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Andrea Fava, MD

Andrea Fava, MD

2021 Recipient, Gary S. Gilkeson Career Development Award

Johns Hopkins University School of Medicine
Title of Project: Defining the role of immature neutrophil populations and IL-16 in lupus nephritis: a spatially resolved multiomics approach
Mentor: Michelle Petri, MD MPH

About the Researcher

Andrea Fava, MD, developed his passion for science and autoimmune diseases while in medical school at San Raffaele University in Milan (ranked as the #1 Medical School in Italy). As part of his research, he joined Anthony Fauci’s group at the NIH as a visiting student. He graduated Summa Cum Laude with a thesis on the role of viral infections in autoimmunity.

He then crossed the pond for a research fellowship at Johns Hopkins to study the mechanisms of the autoimmune disease scleroderma. His work focused on the identification and characterization of autoreactive immune cells that are thought to cause autoimmune manifestations such as skin or lung disease. His efforts led to the development of an assay to study autoreactive cells across multiple autoimmune diseases. Along with his team, he was able to demonstrate how an aberrant immune response to cancer may derange into autoimmunity in scleroderma. These breakthrough findings were ultimately published in the prestigious journal, Science.

After completing his residency at Johns Hopkins with several honors, such as the election as member of the Alpha Omega Alpha medical honor society and the Patrick Murphy Award for teaching excellence, Dr. Fava remained at Hopkins to pursue his clinical training in rheumatology. Further, he obtained additional training to learn how to care for patients with lupus and how to advance their treatment through research with a Lupus Fellowship mentored by Dr. Michelle Petri. He pursued training in computational biology and genomics in order to directly work with “big data.” To do so, he joined Soumya Raychaudhuri’s lab at the Broad Institute/Harvard as a visiting fellow in 2019. He became a member of the Accelerating Medicines Partnership (AMP), the NIH-led moon-shot project to understand the mechanisms of lupus nephritis. As part of AMP, he took the leadership in the analysis of urine proteomics data with the goal of developing a “liquid biopsy” that could allow the use of a urine test in place of a kidney biopsy to diagnose and treat lupus nephritis. He has also identified key biological differences in the mechanisms of lupus nephritis that may explain why African American patients suffer worse disease. His findings were selected for podium presentations (including a plenary session) at the American College of Rheumatology meetings in 2018, 2019, and 2020. His preliminary work on the urine proteomics was awarded the Lupus 2019 Scientific Merit Award at the International Congress on SLE in San Francisco. He has authored 16 publications, 7 of which as first author, and more are currently under review or in press.

Dr. Fava is now fully committed to become a physician-scientist focused on lupus. He has joined the faculty at Johns Hopkins at the rank of Instructor in January 2021. He is a faculty member in the Hopkins Lupus Center where he visits patients with SLE one day a week. The remainder of his effort is fully dedicated to lupus research.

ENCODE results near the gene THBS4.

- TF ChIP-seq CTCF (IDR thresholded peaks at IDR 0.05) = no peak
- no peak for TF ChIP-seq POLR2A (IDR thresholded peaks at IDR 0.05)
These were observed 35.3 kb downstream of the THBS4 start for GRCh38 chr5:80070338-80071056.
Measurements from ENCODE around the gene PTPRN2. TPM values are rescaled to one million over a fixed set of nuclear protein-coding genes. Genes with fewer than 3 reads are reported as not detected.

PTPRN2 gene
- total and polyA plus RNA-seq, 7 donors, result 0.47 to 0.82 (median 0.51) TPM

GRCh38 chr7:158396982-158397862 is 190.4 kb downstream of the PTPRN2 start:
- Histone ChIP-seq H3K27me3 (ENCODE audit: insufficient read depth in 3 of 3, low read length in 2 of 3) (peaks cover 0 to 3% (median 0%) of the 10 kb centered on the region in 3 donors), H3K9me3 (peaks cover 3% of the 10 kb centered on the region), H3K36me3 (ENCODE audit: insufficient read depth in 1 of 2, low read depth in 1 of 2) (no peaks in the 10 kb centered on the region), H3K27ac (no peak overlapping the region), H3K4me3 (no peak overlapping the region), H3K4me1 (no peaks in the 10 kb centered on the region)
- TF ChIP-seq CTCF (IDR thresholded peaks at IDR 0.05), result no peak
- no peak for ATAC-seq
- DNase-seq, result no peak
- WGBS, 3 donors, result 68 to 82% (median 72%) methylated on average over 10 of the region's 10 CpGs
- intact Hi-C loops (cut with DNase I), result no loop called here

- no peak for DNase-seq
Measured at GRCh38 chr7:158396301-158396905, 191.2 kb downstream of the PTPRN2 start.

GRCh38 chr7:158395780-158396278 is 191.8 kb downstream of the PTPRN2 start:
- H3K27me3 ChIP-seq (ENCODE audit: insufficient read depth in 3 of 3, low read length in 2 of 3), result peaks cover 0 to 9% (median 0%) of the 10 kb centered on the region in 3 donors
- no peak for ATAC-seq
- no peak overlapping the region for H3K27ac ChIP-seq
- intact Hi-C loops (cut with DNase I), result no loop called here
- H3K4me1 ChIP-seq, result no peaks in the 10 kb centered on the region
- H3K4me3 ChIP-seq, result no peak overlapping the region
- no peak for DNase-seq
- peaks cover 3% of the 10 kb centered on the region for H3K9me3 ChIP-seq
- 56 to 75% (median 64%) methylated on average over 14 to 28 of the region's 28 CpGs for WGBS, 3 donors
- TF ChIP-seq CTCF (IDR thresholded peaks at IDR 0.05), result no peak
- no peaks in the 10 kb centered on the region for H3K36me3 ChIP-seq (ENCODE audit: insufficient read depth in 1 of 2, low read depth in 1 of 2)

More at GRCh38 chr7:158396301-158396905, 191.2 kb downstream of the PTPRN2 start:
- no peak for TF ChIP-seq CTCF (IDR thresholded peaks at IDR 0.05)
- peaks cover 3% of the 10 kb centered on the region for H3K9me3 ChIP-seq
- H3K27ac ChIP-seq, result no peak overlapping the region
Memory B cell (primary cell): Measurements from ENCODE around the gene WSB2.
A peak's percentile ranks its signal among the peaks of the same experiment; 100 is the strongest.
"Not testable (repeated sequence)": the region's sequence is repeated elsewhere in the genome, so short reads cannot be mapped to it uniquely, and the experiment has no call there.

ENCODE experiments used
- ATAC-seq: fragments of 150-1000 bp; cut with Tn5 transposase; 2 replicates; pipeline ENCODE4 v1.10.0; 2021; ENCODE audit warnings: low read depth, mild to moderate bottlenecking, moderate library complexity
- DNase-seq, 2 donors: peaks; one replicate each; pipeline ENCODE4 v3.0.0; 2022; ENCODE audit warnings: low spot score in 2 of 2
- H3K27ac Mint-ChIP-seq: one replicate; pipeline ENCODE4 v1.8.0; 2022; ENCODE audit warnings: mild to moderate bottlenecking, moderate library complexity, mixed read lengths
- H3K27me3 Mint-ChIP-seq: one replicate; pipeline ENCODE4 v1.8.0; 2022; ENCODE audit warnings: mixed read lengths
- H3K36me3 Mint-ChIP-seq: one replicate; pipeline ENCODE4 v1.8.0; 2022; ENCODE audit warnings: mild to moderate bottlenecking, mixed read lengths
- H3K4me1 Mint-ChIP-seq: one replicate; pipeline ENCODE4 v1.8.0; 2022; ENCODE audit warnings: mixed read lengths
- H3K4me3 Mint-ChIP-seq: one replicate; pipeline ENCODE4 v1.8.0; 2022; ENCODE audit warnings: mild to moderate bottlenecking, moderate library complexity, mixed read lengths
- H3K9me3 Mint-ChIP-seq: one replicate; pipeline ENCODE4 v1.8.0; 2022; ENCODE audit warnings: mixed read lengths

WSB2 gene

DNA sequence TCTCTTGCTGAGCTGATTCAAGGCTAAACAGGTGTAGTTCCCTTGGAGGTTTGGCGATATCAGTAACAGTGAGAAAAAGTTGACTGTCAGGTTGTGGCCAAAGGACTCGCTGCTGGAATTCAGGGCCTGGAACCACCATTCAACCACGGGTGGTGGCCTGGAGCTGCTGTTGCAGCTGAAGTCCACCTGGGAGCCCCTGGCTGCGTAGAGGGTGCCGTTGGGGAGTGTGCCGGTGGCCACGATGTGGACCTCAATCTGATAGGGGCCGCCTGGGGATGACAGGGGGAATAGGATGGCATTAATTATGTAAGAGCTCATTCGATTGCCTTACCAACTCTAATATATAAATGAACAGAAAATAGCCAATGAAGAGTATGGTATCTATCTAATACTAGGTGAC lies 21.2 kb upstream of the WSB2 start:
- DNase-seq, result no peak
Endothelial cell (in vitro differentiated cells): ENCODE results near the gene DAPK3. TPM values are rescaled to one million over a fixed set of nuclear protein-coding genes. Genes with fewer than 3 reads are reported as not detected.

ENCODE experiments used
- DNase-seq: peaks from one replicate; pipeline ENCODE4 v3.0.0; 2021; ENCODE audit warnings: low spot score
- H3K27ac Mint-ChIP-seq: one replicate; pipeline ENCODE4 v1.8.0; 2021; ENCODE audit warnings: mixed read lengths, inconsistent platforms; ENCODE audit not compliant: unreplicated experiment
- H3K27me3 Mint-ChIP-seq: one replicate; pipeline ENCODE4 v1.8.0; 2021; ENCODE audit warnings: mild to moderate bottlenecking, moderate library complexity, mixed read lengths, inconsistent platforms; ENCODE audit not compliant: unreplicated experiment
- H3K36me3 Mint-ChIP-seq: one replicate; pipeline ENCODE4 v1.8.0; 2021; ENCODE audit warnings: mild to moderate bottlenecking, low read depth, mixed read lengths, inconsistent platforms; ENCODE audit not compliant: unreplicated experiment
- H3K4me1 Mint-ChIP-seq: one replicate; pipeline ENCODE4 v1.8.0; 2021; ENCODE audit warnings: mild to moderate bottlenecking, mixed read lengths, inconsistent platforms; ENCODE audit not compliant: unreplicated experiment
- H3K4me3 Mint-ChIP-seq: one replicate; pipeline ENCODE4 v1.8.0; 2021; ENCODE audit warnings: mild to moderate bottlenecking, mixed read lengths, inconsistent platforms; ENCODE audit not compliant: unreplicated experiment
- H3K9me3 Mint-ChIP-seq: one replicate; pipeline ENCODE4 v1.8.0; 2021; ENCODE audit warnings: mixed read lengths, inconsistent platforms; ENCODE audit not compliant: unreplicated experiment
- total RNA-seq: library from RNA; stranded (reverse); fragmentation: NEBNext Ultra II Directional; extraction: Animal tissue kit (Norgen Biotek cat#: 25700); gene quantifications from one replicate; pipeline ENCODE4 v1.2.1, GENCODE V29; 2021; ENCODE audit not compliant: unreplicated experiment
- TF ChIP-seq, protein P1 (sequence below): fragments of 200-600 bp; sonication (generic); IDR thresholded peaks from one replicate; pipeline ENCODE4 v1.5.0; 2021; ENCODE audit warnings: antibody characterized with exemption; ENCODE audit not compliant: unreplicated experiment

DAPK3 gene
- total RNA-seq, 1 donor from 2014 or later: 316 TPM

Project Summary

Despite optimal treatment, up to 60% of patients with lupus nephritis develop irreversible kidney damage that ultimately leads to dialysis, renal transplantation, or death. The discovery of new mechanisms of kidney inflammation and damage is critical to develop better treatments.

We recently discovered that patients with the worst type of lupus nephritis (class 3 and 4) have high levels of IL-16 in the kidneys. IL-16 is a compound that immune cells make to attract and activate other immune cells to cause inflammation. We found that out of 1,200 compounds that we measured in the urine, IL-16 showed the strongest association with the amount of kidney inflammation suggesting a possible critical role in lupus nephritis.

The second group of compounds associated with lupus nephritis were “neutrophil granules”. Neutrophils are the most abundant immune cell type in the body. During inflammation, they release “granules” filled with inflammatory compounds aimed to kill microbes. However, in autoimmune diseases such as lupus nephritis, these inflammatory compounds may be inappropriately released and cause permanent kidney damage.

We think that IL-16 attracts a special type of “immature” neutrophil to the kidneys that can cause inflammation and irreversible damage in lupus nephritis.

Here, we want to better understand this process by 1) defining what makes IL-16 in the kidneys and 2) what this special type of neutrophil is doing in lupus nephritis. First, we will take stored kidney biopsies from lupus nephritis patients, and we will define the identity of IL-16-making cells using multicolor staining. For the second task, using a newly developed cutting-edge technology called “spatial transcriptomics”, we will measure all the active genes in the immature neutrophils in the kidney biopsies of lupus nephritis patients, thereby discovering their function.

This very exciting work will generate the knowledge base to devise new understandings and treatment strategies to prevent kidney inflammation and scarring, thereby saving kidneys and improving the quality of life of patients with lupus kidney disease.